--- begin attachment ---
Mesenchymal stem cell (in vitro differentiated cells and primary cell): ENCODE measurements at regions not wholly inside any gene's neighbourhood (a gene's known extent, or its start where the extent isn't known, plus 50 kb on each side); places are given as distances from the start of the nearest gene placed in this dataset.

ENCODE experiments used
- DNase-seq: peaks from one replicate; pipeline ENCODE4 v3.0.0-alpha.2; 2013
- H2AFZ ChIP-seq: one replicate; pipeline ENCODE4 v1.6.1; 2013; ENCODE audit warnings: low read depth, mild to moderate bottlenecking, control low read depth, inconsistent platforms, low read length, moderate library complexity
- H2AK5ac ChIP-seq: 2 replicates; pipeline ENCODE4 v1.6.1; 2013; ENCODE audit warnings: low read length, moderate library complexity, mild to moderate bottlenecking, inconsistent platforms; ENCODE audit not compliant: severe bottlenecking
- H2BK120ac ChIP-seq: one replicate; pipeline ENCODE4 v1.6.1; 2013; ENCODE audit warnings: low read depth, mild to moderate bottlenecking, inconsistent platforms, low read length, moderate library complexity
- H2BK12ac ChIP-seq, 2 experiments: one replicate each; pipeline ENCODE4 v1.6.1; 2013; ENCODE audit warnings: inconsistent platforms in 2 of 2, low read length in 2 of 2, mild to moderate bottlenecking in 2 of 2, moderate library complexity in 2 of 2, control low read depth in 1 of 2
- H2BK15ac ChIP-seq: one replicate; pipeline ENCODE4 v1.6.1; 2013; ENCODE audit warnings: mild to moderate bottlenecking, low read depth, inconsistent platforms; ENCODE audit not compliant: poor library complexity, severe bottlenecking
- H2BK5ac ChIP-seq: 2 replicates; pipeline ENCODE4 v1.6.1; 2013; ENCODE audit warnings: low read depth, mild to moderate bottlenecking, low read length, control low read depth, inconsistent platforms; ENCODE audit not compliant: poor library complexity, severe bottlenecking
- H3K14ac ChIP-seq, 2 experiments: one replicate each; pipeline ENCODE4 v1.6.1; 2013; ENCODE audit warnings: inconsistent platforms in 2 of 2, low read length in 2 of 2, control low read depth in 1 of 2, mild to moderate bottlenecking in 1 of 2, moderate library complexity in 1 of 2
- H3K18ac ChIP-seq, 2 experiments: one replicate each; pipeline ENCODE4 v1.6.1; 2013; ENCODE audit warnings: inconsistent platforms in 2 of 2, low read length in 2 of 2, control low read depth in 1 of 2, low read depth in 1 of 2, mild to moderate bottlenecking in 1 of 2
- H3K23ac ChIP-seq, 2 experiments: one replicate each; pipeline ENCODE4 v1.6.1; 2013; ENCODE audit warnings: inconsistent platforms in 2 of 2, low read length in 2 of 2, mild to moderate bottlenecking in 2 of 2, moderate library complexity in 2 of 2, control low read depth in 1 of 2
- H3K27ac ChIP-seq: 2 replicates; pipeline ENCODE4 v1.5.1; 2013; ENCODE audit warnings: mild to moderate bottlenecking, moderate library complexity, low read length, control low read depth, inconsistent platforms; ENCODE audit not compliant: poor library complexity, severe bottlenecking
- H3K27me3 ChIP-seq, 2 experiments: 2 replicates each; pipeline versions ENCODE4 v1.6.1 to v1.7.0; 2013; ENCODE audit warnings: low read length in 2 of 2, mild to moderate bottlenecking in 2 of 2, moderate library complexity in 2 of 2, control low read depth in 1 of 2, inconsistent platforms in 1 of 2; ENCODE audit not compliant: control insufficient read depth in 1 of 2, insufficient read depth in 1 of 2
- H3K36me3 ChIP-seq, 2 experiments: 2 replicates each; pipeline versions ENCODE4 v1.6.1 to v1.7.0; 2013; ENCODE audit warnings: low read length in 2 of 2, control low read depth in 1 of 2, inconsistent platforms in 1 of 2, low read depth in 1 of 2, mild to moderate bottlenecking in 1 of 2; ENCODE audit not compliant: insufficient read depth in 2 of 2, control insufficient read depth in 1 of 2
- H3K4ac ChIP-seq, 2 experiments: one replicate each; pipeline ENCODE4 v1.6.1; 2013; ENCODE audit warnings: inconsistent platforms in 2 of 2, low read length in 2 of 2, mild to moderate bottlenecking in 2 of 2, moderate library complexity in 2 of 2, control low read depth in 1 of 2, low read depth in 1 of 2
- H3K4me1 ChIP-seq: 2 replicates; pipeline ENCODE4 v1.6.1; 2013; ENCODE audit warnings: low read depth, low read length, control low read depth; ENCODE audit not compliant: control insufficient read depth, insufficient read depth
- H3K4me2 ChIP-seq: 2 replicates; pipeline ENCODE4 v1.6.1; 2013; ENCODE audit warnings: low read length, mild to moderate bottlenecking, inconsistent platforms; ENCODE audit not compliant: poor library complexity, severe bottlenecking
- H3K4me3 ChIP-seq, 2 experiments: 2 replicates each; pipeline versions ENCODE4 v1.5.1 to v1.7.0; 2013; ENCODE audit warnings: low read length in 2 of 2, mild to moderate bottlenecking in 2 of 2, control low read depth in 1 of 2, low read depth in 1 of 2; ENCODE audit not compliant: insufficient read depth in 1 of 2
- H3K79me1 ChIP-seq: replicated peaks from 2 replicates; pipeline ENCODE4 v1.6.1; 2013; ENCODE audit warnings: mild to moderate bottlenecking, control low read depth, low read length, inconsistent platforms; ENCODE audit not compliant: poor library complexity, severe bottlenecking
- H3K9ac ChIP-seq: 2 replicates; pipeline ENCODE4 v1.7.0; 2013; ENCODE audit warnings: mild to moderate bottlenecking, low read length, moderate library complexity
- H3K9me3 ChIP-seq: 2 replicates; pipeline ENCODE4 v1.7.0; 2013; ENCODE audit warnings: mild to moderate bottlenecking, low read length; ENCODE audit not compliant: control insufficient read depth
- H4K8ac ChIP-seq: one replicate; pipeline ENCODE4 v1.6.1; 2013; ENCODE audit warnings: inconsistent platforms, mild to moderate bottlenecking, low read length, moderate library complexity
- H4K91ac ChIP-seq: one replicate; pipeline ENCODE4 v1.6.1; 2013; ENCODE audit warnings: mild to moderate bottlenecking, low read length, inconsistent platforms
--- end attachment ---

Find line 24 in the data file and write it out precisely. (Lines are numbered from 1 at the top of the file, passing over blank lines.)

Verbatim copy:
- H4K91ac ChIP-seq: one replicate; pipeline ENCODE4 v1.6.1; 2013; ENCODE audit warnings: mild to moderate bottlenecking, low read length, inconsistent platforms